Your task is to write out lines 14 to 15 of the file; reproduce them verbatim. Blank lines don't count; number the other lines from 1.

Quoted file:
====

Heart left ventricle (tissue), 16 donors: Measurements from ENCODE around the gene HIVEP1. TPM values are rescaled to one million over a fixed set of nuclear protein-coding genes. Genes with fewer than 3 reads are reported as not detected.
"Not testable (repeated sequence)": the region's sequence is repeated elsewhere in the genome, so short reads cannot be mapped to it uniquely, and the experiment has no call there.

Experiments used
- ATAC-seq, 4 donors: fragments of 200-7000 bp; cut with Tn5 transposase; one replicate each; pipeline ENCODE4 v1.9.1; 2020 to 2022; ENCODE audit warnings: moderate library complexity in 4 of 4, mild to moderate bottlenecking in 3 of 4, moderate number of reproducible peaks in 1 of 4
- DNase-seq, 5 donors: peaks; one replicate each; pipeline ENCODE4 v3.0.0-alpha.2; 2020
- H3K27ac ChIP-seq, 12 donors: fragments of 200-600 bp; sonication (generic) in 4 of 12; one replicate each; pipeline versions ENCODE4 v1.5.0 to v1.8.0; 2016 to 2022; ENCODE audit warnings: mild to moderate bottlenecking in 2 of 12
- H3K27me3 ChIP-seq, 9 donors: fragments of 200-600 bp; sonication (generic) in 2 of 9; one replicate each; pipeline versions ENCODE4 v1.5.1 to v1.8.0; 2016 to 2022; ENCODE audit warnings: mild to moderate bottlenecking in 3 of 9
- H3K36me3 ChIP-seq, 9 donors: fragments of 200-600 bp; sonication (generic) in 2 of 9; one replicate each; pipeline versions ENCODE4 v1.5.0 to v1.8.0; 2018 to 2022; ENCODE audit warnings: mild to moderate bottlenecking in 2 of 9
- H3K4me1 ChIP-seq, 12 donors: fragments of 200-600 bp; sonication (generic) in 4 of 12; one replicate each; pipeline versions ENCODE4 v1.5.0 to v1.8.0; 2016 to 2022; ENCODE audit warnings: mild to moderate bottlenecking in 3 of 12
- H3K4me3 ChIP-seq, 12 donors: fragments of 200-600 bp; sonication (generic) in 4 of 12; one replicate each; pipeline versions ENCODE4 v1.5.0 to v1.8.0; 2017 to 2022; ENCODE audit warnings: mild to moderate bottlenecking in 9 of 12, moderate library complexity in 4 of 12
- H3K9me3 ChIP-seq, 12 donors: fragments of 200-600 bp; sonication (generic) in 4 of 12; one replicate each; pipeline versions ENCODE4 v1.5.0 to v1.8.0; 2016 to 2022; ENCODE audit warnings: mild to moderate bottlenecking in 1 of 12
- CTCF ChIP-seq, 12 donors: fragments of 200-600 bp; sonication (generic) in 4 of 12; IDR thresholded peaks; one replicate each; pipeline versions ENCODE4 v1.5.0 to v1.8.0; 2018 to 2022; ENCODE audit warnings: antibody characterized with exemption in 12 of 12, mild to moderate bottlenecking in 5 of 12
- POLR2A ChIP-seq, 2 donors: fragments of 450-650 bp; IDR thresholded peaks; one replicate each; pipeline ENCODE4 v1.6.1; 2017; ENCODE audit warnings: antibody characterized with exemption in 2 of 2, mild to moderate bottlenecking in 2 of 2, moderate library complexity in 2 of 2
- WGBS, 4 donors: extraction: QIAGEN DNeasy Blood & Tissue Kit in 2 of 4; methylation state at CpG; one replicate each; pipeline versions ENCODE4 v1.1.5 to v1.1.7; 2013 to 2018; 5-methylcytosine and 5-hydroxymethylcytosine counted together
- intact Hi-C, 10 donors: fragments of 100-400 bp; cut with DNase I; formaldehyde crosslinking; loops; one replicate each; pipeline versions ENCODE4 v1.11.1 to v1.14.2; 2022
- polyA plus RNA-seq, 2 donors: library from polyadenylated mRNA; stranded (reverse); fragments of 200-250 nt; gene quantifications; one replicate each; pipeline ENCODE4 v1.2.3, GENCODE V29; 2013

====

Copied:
- WGBS, 4 donors: extraction: QIAGEN DNeasy Blood & Tissue Kit in 2 of 4; methylation state at CpG; one replicate each; pipeline versions ENCODE4 v1.1.5 to v1.1.7; 2013 to 2018; 5-methylcytosine and 5-hydroxymethylcytosine counted together
- intact Hi-C, 10 donors: fragments of 100-400 bp; cut with DNase I; formaldehyde crosslinking; loops; one replicate each; pipeline versions ENCODE4 v1.11.1 to v1.14.2; 2022